PRIOR to the audit!!!!
Secretary Squier did not know whether Optum’s allegations of abhorrent billing practices had merit. Yet, she and Mr. Aldrich flew to Arizona, on NM Medicaid dollars, and sought out Arizona companies that could take over the 15 NM providers. BEFORE any proof of truly abhorrent billing.
BEFORE the providers could defend themselves.
Imagine the State of North Carolina coming and taking over your company. Imagine you have no due process. Imagine you don’t even understand the charges with which the State is charging you.
Now imagine that the scenario is reality…in New Mexico.
Oh, BTW, Thomas Aldrich, the manager at PCG, testified in front of the NM behavioral health committee that he is in charge of two major projects: (1) the New Mexico audit; and (2) the North Carolina audits.
As you know, I traveled to New Mexico earlier this week to testify before the New Mexico subcommittee for behavioral health about Public Consulting Group (PCG) Medicaid audits in North Carolina. Interestingly, I learned that Thomas Aldrich, a manager at PCG, is in charge of two projects: (1) the New Mexico audit; and (2) the North Carolina audits. Hmmmmm….and the plot thickens….oh, what a tangled web we weave…
More to come tonight…. (I’m still trying to catch up for the days I was gone).
By James Staley
By Steve Terrell
Why My Career, as a Medicaid Litigator/Medicaid Provider Advocate, is the Best, Most Rewarding Career…Ever!
I have the best and most rewarding career…EVER! It’s not the easiest career. It’s not a 9-5 job. When I schedule family trips, I normally have to cancel the trips or cut them short.
Like next week, my extended family on my dad’s side gets together every year for a week at Emerald Isle, NC. So about 3 months ago, I put in my secured leave with the Office of Administrative Hearings (OAH) for next week. Lawyers have to request “secured leave” for vacations. That way, the courts will not schedule hearings or mediations, etc. during the requested vacation time. Secured leave is really the only way to ensure an attorney gets a vacation. In my Medicaid practice, I normally only practice in OAH. For the most part, my clients have administrative complaints, not civil complaints, which would take me to Superior Court. So, I filed my secured leave in OAH only. Well, it just so happens that one of the State’s agents has refused to comply with an Order executed by an Administrative Law Judge (ALJ) in OAH. The consequences of the agent’s refusal could be dire. So, we had no choice but to file a Writ of Mandamus in Superior Court. A Writ of Mandamus is an extremely, extraordinary motion. We filed it last week. Superior Court scheduled the Writ hearing for Monday, June 24th (supposedly the 3rd day of my family vacation). So, my vacation is shortened. My client, especially in this specific instance, is just more important than a day or two at the beach.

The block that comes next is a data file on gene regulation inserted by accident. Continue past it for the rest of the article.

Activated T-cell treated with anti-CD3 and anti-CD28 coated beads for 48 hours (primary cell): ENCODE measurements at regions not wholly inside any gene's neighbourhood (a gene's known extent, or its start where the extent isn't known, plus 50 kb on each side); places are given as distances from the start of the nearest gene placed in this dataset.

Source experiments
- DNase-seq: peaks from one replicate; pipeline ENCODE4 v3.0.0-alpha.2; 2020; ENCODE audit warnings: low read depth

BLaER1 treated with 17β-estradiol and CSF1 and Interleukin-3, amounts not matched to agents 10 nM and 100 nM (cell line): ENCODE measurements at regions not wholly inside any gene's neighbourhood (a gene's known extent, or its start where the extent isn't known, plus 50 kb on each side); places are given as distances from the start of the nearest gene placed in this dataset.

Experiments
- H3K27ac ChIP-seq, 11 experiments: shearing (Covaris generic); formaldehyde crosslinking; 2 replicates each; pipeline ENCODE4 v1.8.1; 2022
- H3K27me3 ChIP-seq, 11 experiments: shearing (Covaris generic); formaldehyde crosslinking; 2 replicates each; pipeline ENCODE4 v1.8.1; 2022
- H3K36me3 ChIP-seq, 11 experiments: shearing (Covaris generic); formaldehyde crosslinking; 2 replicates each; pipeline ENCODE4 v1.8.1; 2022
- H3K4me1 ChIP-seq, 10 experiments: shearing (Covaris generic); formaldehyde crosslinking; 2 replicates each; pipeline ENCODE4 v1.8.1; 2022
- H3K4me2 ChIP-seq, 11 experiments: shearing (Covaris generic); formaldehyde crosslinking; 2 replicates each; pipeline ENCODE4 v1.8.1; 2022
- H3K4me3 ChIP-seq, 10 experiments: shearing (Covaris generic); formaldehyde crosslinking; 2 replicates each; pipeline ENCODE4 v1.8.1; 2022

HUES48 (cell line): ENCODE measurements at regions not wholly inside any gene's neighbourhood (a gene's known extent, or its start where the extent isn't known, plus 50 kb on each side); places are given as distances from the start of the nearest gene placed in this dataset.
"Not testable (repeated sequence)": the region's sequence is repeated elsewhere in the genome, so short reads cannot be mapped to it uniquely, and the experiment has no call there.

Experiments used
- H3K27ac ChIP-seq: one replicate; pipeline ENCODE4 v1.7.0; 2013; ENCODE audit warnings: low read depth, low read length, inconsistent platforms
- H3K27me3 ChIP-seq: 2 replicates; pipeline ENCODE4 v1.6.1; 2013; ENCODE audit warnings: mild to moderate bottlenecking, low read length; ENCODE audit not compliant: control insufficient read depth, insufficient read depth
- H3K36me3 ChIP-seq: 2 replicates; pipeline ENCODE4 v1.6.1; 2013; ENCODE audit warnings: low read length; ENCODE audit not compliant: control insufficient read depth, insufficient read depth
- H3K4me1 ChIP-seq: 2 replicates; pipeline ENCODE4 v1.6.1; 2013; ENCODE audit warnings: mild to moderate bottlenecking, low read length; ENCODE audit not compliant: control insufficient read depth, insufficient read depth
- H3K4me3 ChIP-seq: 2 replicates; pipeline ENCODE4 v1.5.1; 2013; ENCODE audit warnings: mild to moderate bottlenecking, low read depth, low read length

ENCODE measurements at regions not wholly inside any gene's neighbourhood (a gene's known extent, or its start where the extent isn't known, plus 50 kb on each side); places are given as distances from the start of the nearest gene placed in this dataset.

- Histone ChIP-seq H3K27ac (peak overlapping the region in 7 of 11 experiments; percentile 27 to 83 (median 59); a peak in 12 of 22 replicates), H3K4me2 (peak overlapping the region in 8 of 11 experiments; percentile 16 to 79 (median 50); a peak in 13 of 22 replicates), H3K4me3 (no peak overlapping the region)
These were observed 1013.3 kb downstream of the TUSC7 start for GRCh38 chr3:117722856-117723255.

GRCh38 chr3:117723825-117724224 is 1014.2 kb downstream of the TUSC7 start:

Anyway, going back to how my career is the best career ever…
My clients are health care providers that choose to accept Medicaid. They are behavioral healthcare providers, dentists, durable medical equipment suppliers, neurologists, primary care physicians, speech therapists, ER physicians/hospitals, hospice providers, etc. No matter the service my clients provide, the common thread is that the provider chooses to provide services to Medicaid recipients. In some fields, these providers willing to accept Medicaid are few and far between. Sometimes Medicaid recipients are placed on a 3-5 month waiting list only to get to see a health care provider for the first time.
My clients are good people. My clients are empathetic. They understand that few providers choose to accept Medicaid. Nevertheless, these providers choose to provide services to the most needy people in North Carolina.